His departure followed that of Brexit Secretary David Davis and several junior figures, according to the BBC.

The UK is due to leave the European Union on 29 March 2019, but the two sides have yet to agree how trade will work between the UK and the EU afterwards.

There have been differences within the Conservative Party over what shape Brexit should take - although on Friday, at the prime minister's country retreat at Chequers, the cabinet reached a "collective" agreement on proposals for the future relationship between the EU and UK.

In his first comments as foreign secretary, Hunt said he would be standing "four square" behind the prime minister "so that we can get through an agreement with the European Union based on what was agreed by the Cabinet last week at Chequers.

"This is a time when the world is looking at us as a country, wondering what type of country we are going to be in a post-Brexit world.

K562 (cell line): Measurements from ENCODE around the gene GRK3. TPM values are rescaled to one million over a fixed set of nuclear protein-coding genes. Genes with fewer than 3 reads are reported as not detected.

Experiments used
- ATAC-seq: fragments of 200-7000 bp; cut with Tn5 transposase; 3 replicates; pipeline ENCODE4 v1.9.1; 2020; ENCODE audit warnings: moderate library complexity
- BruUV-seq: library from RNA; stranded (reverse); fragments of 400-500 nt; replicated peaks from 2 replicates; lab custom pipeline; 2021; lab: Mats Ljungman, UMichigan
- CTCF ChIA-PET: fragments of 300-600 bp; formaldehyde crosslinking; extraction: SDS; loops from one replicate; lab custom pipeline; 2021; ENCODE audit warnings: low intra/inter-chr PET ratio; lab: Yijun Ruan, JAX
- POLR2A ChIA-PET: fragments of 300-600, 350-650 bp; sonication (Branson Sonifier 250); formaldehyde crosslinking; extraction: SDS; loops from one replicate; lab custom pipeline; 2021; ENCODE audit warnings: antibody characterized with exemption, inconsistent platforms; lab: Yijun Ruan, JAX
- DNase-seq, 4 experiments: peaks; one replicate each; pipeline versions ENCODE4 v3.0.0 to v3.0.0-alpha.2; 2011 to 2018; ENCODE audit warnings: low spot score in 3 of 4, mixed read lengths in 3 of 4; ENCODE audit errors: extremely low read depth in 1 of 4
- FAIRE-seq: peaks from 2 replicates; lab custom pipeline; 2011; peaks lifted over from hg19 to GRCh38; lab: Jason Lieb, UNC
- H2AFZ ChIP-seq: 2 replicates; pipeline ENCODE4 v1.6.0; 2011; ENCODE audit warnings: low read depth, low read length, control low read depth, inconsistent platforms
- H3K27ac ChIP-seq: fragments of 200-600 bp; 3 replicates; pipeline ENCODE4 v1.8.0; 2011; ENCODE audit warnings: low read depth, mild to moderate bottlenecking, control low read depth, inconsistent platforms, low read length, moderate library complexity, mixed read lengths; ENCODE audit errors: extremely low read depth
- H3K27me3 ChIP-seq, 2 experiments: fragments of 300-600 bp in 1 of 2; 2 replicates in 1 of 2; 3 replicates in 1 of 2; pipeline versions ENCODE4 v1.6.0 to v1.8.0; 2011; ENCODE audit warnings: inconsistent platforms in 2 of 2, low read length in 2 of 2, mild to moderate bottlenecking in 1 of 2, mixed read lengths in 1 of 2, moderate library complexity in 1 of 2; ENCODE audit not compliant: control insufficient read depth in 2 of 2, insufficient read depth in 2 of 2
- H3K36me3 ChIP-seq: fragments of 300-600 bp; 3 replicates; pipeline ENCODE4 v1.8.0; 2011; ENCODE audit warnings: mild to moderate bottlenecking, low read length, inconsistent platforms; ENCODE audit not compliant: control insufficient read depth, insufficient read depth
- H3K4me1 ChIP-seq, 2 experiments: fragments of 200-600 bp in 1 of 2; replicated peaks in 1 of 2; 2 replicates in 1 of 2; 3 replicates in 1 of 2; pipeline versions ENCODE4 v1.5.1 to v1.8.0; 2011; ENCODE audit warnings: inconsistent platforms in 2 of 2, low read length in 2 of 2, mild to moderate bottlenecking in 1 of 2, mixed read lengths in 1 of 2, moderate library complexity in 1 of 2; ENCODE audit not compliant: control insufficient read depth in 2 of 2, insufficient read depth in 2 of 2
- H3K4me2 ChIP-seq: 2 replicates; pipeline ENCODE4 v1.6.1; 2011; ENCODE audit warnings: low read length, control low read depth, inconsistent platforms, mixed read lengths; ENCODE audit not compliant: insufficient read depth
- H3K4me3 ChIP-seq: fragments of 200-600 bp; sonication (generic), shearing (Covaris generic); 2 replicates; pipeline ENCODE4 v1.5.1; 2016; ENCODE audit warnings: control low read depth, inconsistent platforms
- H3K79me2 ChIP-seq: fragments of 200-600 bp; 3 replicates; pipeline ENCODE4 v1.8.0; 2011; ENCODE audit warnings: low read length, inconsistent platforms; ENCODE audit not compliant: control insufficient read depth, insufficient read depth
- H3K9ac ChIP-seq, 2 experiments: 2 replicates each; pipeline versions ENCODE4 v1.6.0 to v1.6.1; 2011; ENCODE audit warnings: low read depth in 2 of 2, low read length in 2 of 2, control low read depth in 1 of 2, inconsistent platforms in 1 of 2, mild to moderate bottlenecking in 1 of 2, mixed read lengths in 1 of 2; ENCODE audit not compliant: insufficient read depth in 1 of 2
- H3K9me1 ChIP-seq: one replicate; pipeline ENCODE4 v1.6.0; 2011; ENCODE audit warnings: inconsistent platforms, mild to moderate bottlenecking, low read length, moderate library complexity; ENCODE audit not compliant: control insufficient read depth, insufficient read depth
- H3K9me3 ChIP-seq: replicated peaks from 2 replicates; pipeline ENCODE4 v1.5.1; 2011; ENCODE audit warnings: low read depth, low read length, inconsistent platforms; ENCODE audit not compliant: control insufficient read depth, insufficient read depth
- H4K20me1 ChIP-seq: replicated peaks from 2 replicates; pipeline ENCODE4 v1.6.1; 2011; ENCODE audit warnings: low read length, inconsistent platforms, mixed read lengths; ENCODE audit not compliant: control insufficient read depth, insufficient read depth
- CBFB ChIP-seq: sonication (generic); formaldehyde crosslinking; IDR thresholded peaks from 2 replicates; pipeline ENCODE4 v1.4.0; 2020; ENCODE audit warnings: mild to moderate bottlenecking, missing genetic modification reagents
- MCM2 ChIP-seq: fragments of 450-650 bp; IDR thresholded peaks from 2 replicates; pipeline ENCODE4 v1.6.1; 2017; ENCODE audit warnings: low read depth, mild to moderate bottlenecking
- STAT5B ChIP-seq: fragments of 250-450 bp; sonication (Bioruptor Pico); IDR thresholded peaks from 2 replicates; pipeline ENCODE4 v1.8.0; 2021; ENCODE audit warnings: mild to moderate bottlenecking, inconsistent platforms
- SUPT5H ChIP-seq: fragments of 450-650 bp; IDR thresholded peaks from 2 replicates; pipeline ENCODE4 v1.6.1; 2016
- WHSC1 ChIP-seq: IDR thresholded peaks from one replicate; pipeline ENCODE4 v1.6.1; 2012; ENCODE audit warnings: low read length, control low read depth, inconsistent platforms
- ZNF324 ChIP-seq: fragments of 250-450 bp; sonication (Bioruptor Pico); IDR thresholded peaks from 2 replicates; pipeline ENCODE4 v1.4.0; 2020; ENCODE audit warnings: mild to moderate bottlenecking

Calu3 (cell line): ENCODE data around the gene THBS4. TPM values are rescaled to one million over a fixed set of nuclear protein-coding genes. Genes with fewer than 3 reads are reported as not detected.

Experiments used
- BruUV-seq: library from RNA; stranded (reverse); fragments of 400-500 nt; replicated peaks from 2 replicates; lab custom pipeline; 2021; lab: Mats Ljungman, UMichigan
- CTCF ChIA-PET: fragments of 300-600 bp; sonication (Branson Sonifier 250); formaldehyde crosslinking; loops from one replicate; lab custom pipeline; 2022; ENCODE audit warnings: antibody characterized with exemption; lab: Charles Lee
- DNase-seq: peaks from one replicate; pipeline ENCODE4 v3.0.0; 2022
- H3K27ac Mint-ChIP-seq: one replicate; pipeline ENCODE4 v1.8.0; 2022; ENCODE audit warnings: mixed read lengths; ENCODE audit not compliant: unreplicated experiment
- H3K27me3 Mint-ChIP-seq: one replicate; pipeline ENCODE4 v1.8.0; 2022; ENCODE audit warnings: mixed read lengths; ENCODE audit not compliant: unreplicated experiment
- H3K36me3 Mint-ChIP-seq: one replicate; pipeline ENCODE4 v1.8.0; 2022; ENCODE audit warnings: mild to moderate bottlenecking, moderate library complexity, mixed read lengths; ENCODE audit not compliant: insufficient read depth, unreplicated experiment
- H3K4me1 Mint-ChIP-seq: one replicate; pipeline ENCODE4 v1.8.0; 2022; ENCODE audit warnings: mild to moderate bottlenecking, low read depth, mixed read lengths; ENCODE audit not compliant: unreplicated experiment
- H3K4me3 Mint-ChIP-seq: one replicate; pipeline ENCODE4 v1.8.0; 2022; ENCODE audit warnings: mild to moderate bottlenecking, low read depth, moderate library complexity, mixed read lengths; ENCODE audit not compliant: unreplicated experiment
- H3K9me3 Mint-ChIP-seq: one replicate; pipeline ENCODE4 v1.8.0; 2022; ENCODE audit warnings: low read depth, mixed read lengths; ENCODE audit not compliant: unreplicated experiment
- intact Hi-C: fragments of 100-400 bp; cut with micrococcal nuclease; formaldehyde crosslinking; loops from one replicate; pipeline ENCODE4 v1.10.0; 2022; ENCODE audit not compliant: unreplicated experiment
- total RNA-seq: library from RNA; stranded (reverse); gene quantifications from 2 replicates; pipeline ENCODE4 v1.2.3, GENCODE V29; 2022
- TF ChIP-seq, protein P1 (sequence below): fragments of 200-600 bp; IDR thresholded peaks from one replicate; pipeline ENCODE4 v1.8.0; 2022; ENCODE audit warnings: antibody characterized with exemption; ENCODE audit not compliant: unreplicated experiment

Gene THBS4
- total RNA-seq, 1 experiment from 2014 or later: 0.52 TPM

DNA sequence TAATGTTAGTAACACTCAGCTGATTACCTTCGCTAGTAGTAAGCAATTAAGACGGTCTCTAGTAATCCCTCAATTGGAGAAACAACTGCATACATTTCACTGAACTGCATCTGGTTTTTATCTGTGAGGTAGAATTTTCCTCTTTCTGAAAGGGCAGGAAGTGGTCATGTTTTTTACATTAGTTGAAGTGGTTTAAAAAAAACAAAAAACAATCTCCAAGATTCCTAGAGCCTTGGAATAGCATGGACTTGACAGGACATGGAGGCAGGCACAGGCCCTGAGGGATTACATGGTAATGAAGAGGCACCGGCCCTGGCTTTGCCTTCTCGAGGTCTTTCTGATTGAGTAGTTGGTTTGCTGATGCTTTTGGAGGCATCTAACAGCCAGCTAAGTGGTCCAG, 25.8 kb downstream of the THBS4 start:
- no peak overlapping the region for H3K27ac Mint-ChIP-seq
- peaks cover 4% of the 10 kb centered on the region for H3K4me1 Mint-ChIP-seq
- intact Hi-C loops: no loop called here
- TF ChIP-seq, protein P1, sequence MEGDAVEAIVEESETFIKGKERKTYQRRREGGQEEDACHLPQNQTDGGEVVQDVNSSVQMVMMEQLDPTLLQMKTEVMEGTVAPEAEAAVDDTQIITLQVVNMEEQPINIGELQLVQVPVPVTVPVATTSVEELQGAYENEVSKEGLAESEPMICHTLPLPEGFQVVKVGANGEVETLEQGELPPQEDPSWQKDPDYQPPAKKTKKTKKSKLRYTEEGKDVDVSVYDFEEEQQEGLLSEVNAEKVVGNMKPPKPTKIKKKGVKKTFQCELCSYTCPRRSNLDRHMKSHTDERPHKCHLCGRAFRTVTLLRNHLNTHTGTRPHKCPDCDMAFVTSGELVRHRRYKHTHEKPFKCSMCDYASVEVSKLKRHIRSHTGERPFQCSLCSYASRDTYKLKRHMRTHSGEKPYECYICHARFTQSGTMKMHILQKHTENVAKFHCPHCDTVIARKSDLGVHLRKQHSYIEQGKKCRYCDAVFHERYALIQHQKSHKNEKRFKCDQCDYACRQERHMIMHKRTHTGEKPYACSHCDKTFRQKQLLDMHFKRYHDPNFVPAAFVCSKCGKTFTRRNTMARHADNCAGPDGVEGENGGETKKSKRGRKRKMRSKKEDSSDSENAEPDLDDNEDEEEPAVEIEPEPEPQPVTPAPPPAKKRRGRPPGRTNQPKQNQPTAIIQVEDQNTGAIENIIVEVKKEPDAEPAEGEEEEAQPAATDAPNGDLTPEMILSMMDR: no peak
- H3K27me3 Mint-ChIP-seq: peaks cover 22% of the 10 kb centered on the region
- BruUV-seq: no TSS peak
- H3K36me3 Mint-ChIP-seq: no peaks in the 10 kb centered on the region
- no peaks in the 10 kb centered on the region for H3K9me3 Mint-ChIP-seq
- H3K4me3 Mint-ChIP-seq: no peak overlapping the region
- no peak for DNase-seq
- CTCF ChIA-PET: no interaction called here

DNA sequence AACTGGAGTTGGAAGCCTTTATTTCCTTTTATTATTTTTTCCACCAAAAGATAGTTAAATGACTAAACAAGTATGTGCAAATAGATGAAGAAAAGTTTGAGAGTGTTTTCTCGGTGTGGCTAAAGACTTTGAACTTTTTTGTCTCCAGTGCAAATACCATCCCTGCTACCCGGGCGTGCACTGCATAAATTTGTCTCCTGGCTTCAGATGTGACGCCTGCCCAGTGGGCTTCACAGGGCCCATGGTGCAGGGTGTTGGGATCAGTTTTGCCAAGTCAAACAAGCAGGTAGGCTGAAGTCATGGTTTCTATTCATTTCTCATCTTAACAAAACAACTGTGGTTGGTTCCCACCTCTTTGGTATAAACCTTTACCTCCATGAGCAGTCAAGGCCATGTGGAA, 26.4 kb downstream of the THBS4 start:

Read alsoBBC: Boris Johnson quits to add to pressure on May over Brexit

"What I want to say to them is Britain is going to be a dependable ally, a country that stands up for the values that matter to the people of this country, and will be a strong confident voice in the world."

Johnson said in his resignation letter that May's proposals for post-Brexit trade would leave Britain a "colony" of the EU.

The Brexit "dream is dying, suffocated by needless self-doubt", he said.

Instead, "we appear to be heading for a semi-Brexit, with large parts of the economy still locked in the EU system, but with no UK control over that system."

Read alsoBrexit Secretary David Davis resigns - BBC

May said she was "sorry - and a little surprised" by Johnson's move after his apparent support on Friday.

She said the deal agreed by the cabinet after their "productive discussions" would "honour the result of the referendum" and allow the UK to "take back control of our borders, our law and our money".